Caring for young children is about the most boring job I can imagine, so when I’m playing Candyland, I am often thinking of how lovely it would be to be vacuuming or folding laundry, able to think my thoughts without being interrupted by indignant shouts of, “Mom! Did you hear me? I said, ‘I got Princess Frostine!” The other day, I mentioned to someone that I often fantasize about just disappearing. Driving off without a word to anyone. “Oh,” she said, “Me too. Like to the Caribbean? Or Costa Rica? And lie on the beach and get away from the cold…” I looked at her in a mild state of confusion. The cold? The cold isn’t even on my radar of things to flee. My escape fantasies rarely take me farther than a meagerly furnished room on the outer reaches of the Cape, or a cabin in the wooded border between Maine and Canada. It’s not the cold, it’s the need I dream of leaving sometimes.

_MG_8257Coming home after work, or being home on the weekends is not unpleasant, and I have no babies anymore, so the intensity of my children’s needs is thankfully more bearable now. But there is still never a day where I am responsible only for brushing my own teeth, or finding my own socks or feeding my own self. I don’t need a warm beach, and I’m not looking to do nothing. I’m just looking to be able to choose vacuuming, or tooth-brushing, or laundry folding on my own time, and without interruption.

On our most recent Friday together, Simon was playing by himself while I stitched a hem onto some curtains I was making as a wedding present for my sister. It was, for a short span, quiet, aside from intermittent sounds he was making as his action figures crashed into things or were dissolved in a river of lava. For a moment, I was choosing to sew. Then Simon came in and asked me to play something with him. Feeling put upon, I sighed and told him to wait. “Just let me do this line.” I said to him. “Of stitches,” I said in my head. I’m doing a line of stitches. And suddenly I was feeling much better. Some days he may watch too much tv or play computer games too long before I remember to stop him. But sometimes I take him to the museum, and we read a long time everyday, and I feed him good food. And above all, I’m not snorting coke.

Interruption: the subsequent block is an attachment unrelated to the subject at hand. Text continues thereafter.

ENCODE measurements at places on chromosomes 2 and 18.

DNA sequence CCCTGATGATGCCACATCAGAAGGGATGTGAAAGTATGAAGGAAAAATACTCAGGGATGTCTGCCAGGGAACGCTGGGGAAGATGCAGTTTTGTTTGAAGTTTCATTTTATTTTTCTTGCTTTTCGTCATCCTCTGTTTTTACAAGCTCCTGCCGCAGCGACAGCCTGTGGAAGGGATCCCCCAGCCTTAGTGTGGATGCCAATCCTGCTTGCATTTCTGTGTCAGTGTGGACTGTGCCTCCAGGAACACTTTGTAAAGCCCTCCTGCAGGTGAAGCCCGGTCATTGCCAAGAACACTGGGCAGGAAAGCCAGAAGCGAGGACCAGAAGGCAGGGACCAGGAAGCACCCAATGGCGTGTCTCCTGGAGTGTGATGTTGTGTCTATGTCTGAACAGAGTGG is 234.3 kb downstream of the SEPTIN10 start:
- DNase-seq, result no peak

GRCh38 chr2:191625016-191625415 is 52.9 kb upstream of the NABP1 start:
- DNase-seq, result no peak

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Four year old children are predictably irrational. Their fixations, meltdowns, and obsessions frequently border on the bizarre. This is normal for them.

I consider myself to be in remission from anxiety and obsessive-compulsive disorders, but I find myself keenly attuned to symptoms in both myself and my kids. Part of being in remission, of course, involves periodic check-ups, and I do these almost sub-consciously now, evaluating myself for signs many times a day, and making small adjustments. There is the potential that my kids might one day exhibit signs of such disorders too, but since I’ve been in remission, I genuinely don’t worry about it. And though nature may dictate that they have a predisposition to it, nurture will argue against it since I no longer model anxious behaviors to them.